We all remember Burl Ives in “Rudolph the Red-Nosed Reindeer” (1964), but a different stop-motion TV special is celebrating half a century of holiday cheer.
This Friday, ABC airs the 50th anniversary of “Santa Claus is Comin’ To Town” (1970), which at 51 minutes remains the most compact origin story of Santa Claus ever made.
The timeless story follows Kriss Kringle, who arrives as a baby on the doorstep of Tanta Kringle, the first toy maker to the king. Once he’s of age, Kris delivers the goods to nearby Sombertown, where toys have been outlawed by the evil Burgermeister Meisterburger. So, Kris must find ways to sneak the toys to the kids overnight.
Created by Arthur Rankin Jr. and Jules Bass for Rankin/Bass Animated Entertainment, the film features the Japanese animation technique known as “Animagic.” All of the characters are miniatures made out of wood and plastic, which are moved inch by inch and photographed one frame at a time for truly impressive stop-motion animation.
The technique may appear herky-jerky to the modern eye with abrupt movements in fits and starts, particularly for children raised on the wondrous digital animation of Pixar. Still, since the genre’s inception in the blockbuster “King Kong” (1933), the characters distinctly have more of a soul, if such intangible things can be measured.
While Rankin & Bass also produced hand-drawn animation like “Frosty the Snowman” (1969) and “Twas the Night Before Christmas” (1974), “Santa Claus is Comin’ to Town” was just their third stop-motion holiday special after “Rudolph” (1964) and “The Little Drummer Boy” (1968), enabling the future hit “The Year Without a Santa Claus” (1974).
If you liked Mickey Rooney’s duel with the Heat and Snow Meiser, you can thank “Santa Claus is Comin’ to Town,” where he lends Kriss Kringle a lovable, altruistic spirit with a deep belly laugh. Robie Lester voices Jessica Claus, Joan Gardner is Tanta Kringle, Paul Frees is the Burgermeister, and Keenan Wynn is the Winter Warlock.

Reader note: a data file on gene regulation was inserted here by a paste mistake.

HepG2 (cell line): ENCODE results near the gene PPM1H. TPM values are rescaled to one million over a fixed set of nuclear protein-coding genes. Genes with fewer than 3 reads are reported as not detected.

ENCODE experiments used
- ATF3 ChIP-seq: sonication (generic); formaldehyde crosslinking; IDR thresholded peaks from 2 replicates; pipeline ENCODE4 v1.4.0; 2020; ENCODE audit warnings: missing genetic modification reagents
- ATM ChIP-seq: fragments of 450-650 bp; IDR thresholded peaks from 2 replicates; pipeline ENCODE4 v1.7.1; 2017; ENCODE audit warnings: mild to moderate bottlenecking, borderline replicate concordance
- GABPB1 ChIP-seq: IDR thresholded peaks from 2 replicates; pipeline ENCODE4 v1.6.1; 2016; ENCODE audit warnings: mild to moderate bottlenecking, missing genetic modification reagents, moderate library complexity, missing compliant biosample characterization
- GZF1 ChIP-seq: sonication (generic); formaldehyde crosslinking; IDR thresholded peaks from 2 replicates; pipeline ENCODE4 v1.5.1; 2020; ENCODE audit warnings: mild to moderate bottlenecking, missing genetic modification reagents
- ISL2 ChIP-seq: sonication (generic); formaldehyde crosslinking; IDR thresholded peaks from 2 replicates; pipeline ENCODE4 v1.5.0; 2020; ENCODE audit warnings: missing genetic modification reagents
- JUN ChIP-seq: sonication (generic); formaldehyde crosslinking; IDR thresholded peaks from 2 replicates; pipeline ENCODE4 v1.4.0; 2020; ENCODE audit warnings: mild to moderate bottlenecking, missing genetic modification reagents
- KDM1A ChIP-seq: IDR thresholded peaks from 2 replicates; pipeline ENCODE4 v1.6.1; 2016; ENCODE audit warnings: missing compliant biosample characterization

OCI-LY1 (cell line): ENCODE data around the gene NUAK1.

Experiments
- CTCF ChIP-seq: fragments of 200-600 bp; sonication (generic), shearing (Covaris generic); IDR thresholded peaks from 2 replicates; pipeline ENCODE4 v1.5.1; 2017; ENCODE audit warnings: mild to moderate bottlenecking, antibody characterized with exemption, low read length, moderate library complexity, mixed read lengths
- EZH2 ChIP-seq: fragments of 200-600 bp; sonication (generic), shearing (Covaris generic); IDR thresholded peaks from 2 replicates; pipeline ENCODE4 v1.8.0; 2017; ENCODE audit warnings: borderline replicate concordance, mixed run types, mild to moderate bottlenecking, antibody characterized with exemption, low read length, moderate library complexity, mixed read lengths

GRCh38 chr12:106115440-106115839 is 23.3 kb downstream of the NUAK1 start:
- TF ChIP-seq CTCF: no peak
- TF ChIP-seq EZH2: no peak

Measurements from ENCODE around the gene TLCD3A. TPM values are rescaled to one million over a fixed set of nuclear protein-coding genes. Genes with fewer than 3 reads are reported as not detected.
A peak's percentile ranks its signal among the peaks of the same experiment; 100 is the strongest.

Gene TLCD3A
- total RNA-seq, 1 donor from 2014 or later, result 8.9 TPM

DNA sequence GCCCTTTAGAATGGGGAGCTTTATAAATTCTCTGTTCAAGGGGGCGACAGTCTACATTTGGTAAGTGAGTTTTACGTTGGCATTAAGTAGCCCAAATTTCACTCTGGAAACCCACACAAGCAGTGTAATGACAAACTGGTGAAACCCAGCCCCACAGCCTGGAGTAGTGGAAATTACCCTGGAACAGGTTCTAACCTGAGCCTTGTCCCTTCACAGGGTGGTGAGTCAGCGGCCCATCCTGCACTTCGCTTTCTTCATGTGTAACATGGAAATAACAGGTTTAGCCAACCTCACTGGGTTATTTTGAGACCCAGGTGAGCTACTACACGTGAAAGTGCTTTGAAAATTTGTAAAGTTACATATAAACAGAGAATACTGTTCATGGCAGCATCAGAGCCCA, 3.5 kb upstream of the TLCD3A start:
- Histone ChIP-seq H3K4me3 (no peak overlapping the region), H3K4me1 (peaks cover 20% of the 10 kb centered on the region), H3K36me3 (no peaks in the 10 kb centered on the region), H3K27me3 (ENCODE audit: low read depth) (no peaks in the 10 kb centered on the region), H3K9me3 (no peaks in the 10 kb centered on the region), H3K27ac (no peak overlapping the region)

Best of all, Fred Astaire steals the show as the narrating postman Special Delivery “S.D.” Kluger, who fields kids’ questions: “So that’s how he got his beard!” Did you know his “ho ho” laugh was inspired by seals? Or that reindeer fly due to magical feed corn? Even adults can appreciate the use of stockings to subvert the town’s toy ban.
Such an origin story was recently attempted by the animated “Klaus” (2019), while other elements were explored in “The Santa Clause” (1994) and “Fatman” (2020). However, the 1970 version is practically canon at this point, right down to construction of the same North Pole castle that appeared in “Rudolph the Red-Nosed Reindeer.”
While “Rudloph” clearly has a deeper songbook from “Silver and Gold” to “Holly Jolly Christmas,” Astaire sings an iconic “Santa Claus is Colin’ to Town,” which was first recorded by Eddie Cantor in 1934 and covered by everyone from Bing Crosby to The Crystals to the Jackson 5, ultimately immortalized by Bruce Springsteen in 1975.
The soundtrack also features “The First Toy Makers to the King,” the villainous reprise “No More Toy Makers to the King” and the show stopper “One Foot in Front of the Other,” which is bound to become stuck in your head for days and weeks to come.
While most of the soundtrack is timeless, two songs stand out as particularly dated.
“Be Prepared to Pay” features the Westminster Children’s Choir to explain why kids sit on Santa’s lap, but modern viewers will cringe at the lyrics, “If you sit in my lap today, a kiss a toy is the price you’ll pay.” Like “Thank Heaven for Little Girls” in “Gigi” (1958), such songs don’t fly after child abuse scandals by the Boy Scouts and Catholic Church.
The other dated song is Jessica’s big number “My World is Beginning Today,” which is meant as a romantic interlude to shout her love from the rooftops, but it’s filmed so flashy with ’70s-tastic graphics that it can only be appreciated in an inebriated state.
Conversely, the forgotten number “Wedding Song” is surprisingly touching, blending religious themes with secular Santa stories for a message of goodwill toward mankind.
That’s the ultimate take-away from “Santa Claus is Coming’ to Town.” As Astaire says, “What would happen if we all tried to be like Santa and learned to give as only he can give, of ourselves, our talents, our love and our hearts? Maybe if we could all learn Santa’s beautiful lesson, maybe there would finally be peace on earth.”